Inibehe Effiong

I have seen people alluding to the Terrorism Prevention (Amendment) Act 2013, which they erroneously rely on in defending the illegal designation of IPOB as a terrorist organisation by the Defence Headquarters.

According to them, the Terrorism Prevention Act 2011 which provides for the procedure for designating a group as a terrorist organisation is no longer in operation having been superseded by the Terrorism Prevention (Amendment) Act 2013.

It has also been contended that there is no requirement for the order of the Court before such designation can be made. It is said that the 2013 Act dispensed with such condition.

The above submissions are wholly wrong and cannot be correct by any stretch of statutory construction.

First, the Terrorism Prevention Act 2011 was never repealed by the National Assembly at any time. The National Assembly only amended few sections of the Act in 2013.

Second, by virtue of Section 2 of the 2011 Act, the Attorney General, National Security Adviser or the Inspector General of Police can apply to the Federal High Court, with the approval of the President, to proscribe a group as a terrorist organisation. Note that such application cannot be made without the authorisation of the President.

Third, Section 2 of the 2011 Act was never part of the sections amended in 2013. It was neither deleted nor substituted. Therefore, there is absolutely no basis for the suggestion that the law on the subject has changed.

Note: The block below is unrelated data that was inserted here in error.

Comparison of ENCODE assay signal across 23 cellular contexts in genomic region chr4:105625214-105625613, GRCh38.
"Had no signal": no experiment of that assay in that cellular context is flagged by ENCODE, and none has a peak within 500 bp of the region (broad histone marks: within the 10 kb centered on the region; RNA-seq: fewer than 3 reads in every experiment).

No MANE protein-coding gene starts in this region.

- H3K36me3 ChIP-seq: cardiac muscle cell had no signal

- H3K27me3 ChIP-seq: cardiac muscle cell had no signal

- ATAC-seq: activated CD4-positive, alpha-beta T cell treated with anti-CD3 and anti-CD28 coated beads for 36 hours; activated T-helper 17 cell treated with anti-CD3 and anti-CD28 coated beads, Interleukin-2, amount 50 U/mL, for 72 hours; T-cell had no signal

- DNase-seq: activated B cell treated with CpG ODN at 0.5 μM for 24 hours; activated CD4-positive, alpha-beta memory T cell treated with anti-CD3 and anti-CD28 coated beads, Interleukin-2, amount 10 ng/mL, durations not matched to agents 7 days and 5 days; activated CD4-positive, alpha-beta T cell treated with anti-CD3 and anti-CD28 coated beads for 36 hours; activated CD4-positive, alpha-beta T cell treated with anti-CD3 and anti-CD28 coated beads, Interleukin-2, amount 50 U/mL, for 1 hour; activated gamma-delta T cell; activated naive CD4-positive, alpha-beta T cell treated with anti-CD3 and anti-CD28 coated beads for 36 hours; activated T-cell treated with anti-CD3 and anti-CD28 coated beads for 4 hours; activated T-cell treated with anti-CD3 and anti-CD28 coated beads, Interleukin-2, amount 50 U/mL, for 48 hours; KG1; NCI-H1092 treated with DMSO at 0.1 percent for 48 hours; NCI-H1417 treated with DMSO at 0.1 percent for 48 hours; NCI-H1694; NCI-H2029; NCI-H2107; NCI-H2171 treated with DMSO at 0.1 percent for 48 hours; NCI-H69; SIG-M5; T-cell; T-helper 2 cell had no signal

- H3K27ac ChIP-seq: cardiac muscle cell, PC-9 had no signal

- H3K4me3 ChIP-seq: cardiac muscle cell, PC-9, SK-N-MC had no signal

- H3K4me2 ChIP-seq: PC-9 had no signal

Four, it will unwise to give security agencies powers to determine which group is a terrorist organisation without reference to the Court. Giving such powers to the Executive branch and security agencies will be dangerous.

Section 40 of the Constitution guarantees the right to peaceful assembly and association. That right is sacrosanct. It cannot be taken away without the due process of the law. Even in a military dictatorship, Decrees and Edicts were resorted to or promulgated before the rights of the citizens were suspended and taken away.

Five, a lawful organisation may carry out its activities in an unlawful manner. What should be done is not to proscribe the organisation, rather, the illegal acts should be visited with relevant sanctions in the penal laws of the land.

Six, those who contend that seeking the order of the court will delay and hinder the security agencies are misguided. Section 2 of the Terrorism Prevention Act 2011 clearly states that the application is to be made to a Judge in chambers. This means ex parte, i.e, in the absence of the other party. There is no delay.

For the doubting ‘Thomases’, I have attached the screenshots of all the sections of the 2011 Act which were amended in 2013 to this post. You will see that Section 2 is not included.

I have also attached the entire Section 2 of the 2011 Act.

They are both written in English. If you still cannot see through the illegality of the military, it means that you were never interested in the law.